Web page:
Gluten Free Pizza Making you Sick or Bloated? Here’s Why

Gluten-free pizzas are made for people who are gluten intolerant, have wheat sensitivities, or avoid gluten for health or lifestyle reasons. They’re made with digestive comfort in mind and often have a healthier reputation than traditional pizzas.

But, there have been instances where people have reported feeling sick or bloated after eating GF pizza. So, you’re not alone if you’ve ever felt something you shouldn’t have after indulging in a gluten-free pie.

But what’s causing this? Is it cross-contamination or something else entirely?

Often, the reasons you may be feeling discomfort or bloated after eating a gluten-free pizza are because of the alternative ingredients used in the crust or the toppings, or there are higher amounts of gluten traces in your pizza than you can tolerate and could very well be contaminated.

Let me give you a quick rundown of what I mean by alternative ingredients and higher amounts of gluten traces and offer some tips on what you can do to avoid eating gluten-free pizzas that don’t sit well with you.

Alternative Ingredients in Gluten Free Pizzas

Gluten-free crusts are typically made with a combination of non-wheat flours such as rice, almond, chickpea, tapioca flour, refined starches such as corn, tapioca, and potato starch, and binding and thickening agents such as xanthan gum, eggs, or yeast.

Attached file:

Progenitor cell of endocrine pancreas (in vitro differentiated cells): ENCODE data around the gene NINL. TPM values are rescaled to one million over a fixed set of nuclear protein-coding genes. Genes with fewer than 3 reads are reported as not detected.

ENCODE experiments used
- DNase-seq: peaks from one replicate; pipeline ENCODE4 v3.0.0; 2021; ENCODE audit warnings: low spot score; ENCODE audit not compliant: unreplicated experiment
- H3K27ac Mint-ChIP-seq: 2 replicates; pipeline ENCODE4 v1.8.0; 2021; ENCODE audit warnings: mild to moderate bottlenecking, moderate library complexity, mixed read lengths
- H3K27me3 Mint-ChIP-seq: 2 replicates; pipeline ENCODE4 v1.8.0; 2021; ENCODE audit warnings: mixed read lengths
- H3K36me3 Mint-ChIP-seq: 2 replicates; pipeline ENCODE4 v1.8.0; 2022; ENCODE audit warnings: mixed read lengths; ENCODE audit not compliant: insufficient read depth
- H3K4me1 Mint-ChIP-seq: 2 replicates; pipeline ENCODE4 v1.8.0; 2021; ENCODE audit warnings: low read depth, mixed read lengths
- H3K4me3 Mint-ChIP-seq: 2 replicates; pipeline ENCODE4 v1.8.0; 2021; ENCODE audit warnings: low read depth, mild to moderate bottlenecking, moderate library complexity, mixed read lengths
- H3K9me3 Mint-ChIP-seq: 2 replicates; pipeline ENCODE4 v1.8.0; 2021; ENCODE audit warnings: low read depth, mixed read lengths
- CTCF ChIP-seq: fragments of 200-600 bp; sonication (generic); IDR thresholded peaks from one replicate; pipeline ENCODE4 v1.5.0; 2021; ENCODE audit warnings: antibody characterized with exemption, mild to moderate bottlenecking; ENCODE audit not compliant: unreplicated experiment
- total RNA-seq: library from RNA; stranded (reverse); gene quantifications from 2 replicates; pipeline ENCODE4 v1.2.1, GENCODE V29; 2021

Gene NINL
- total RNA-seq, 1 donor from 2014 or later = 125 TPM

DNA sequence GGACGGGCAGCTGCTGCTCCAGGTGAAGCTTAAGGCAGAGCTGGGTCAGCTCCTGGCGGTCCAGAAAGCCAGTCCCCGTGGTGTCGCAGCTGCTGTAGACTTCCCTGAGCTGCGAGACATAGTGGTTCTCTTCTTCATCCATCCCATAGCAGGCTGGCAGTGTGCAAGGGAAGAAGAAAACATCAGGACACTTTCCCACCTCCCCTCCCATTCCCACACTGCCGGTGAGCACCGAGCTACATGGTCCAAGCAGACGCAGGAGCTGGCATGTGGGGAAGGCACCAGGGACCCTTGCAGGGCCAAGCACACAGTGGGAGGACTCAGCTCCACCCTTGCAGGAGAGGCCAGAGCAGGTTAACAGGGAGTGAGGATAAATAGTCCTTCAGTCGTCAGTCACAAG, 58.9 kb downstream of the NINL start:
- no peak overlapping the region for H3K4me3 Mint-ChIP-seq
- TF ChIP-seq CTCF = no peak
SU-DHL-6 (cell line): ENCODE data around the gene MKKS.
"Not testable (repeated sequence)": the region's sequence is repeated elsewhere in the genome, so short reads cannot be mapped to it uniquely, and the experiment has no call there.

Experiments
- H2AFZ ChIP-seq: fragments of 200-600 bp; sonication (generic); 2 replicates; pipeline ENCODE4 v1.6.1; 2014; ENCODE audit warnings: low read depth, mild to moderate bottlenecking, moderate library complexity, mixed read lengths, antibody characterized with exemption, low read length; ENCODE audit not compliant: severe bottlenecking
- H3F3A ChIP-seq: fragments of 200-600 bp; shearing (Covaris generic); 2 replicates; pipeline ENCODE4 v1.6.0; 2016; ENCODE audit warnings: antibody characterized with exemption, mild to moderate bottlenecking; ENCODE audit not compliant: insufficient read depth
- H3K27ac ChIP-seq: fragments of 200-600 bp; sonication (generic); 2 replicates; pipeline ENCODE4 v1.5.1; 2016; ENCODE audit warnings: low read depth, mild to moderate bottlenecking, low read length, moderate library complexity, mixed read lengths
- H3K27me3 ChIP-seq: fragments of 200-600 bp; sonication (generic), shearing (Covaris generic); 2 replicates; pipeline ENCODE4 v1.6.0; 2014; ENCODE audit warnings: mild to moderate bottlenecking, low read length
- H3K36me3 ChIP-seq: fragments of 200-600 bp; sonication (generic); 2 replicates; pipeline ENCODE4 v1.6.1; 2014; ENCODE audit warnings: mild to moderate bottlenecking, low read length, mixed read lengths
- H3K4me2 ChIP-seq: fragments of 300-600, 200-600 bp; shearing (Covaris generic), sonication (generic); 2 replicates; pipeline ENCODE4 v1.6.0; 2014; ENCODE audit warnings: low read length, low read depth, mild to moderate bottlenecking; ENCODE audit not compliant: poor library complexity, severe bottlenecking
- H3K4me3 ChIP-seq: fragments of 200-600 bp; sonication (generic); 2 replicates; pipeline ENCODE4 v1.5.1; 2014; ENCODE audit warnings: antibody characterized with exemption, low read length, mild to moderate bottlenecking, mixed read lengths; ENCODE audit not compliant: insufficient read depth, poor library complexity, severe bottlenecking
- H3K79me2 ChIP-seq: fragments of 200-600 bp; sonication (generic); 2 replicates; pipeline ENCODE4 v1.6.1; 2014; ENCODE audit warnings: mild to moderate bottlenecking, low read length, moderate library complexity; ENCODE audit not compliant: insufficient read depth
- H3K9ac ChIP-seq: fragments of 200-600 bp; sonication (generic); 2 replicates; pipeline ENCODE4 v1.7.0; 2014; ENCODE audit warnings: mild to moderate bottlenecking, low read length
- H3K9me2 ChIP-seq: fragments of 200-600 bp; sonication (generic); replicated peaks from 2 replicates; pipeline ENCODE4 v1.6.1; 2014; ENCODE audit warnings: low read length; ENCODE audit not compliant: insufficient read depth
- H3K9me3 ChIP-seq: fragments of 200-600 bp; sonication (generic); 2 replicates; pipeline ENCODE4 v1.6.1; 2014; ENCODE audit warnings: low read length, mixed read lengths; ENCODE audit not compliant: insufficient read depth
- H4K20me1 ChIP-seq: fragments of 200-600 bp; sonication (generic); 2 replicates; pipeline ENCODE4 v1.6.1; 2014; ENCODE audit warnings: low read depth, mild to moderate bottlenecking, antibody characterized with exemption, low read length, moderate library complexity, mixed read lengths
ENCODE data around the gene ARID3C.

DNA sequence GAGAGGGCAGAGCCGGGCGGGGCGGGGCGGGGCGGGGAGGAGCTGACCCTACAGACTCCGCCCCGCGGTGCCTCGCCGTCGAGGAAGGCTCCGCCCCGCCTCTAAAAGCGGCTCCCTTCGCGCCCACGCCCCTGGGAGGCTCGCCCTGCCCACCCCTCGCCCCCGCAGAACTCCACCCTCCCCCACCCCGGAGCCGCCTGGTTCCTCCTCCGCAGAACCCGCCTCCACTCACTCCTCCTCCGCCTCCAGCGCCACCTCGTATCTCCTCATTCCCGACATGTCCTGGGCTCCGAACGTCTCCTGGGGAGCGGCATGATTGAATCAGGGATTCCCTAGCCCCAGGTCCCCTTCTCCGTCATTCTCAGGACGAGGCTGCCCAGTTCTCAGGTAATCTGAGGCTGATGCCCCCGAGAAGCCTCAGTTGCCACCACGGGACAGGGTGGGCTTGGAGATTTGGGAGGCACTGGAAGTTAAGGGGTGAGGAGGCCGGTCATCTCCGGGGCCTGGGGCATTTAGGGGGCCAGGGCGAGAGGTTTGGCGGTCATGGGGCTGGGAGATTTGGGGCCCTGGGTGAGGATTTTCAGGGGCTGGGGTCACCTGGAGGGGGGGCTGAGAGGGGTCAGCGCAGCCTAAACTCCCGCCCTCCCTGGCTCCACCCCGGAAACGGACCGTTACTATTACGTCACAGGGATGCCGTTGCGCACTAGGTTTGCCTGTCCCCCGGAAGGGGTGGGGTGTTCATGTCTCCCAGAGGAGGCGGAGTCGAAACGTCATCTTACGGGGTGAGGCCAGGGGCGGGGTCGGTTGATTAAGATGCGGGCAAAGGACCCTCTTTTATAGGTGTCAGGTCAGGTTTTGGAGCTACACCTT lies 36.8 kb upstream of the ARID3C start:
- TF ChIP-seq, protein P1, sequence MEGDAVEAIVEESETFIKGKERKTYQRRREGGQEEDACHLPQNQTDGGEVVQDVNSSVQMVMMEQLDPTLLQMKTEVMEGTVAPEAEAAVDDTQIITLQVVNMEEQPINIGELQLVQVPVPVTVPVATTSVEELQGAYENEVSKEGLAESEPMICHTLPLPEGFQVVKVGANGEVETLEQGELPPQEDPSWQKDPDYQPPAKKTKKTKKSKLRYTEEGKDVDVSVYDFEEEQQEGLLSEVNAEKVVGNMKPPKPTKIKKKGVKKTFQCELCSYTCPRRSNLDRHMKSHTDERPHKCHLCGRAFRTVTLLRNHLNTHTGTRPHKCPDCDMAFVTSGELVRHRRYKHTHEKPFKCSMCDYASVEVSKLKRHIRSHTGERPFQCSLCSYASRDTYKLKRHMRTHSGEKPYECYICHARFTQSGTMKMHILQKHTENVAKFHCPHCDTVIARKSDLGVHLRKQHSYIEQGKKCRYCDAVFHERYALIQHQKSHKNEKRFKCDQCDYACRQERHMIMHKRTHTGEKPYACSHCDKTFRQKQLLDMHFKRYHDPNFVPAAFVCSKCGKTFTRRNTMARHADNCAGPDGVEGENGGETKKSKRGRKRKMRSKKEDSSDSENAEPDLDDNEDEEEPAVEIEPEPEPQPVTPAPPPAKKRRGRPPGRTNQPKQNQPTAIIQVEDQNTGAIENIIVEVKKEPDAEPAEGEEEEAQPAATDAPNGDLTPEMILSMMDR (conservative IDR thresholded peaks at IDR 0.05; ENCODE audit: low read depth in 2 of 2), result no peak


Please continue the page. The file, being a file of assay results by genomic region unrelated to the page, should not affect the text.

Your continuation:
You’re probably already consuming all of these ingredients in your other foods.

But these ingredients are often in higher amounts in gluten-free pizzas because they are trying to mimic the texture and taste of traditional wheat-based crusts, and if any of them don’t agree with your digestive system, they can easily cause bloating or discomfort.

What to do?

Keep Track and Identify Patterns

Well, there’s some food-detective work to be done on your end.

Obviously, you need to have some knowledge of your food sensitivities and intolerances. But beyond that, identifying patterns can also help.

Does bloating or discomfort occur when you eat a store-bought or a restaurant GF pizza? Does it happen with all GF crusts or just certain types (almond flour vs. rice flour)? Is it only when you have a particular topping on your pizza?

Keep track of what ingredients or toppings are triggering discomfort and try a different recipe because not all GF crusts or pizzas are made of the same ingredients.

Raw ingredients

For instance, Trader Joe’s plain GF crust is mainly made of cauliflower, cornstarch, and rice flour, whereas Schar’s GF crust is made of cornstarch, rice flour, and potato starch. Maybe one will work better for you than the other.

So, next time you’re eating gluten-free pizza, pay closer attention to how your belly responds and do a quick research on the ingredients used in your crust and toppings.

Use Apps to Look Up Ingredients and Allergens

Speaking of researching ingredients, there are mobile apps that can look up and categorize ingredients in packaged foods, as well as tell you if they contain common allergens like gluten or dairy.

Mobile apps like Sift and Yuka are great for this because they provide information on ingredients and additives and even offer a health score for products.

Girl scanning food product label

These apps greatly help people who want to track the ingredients in their packaged foods and see the preservatives used.

They’re free and have paid upgrades for added features, so use them to better understand what’s going into your GF pizza and if it contains any allergens or ingredients, you may want to avoid.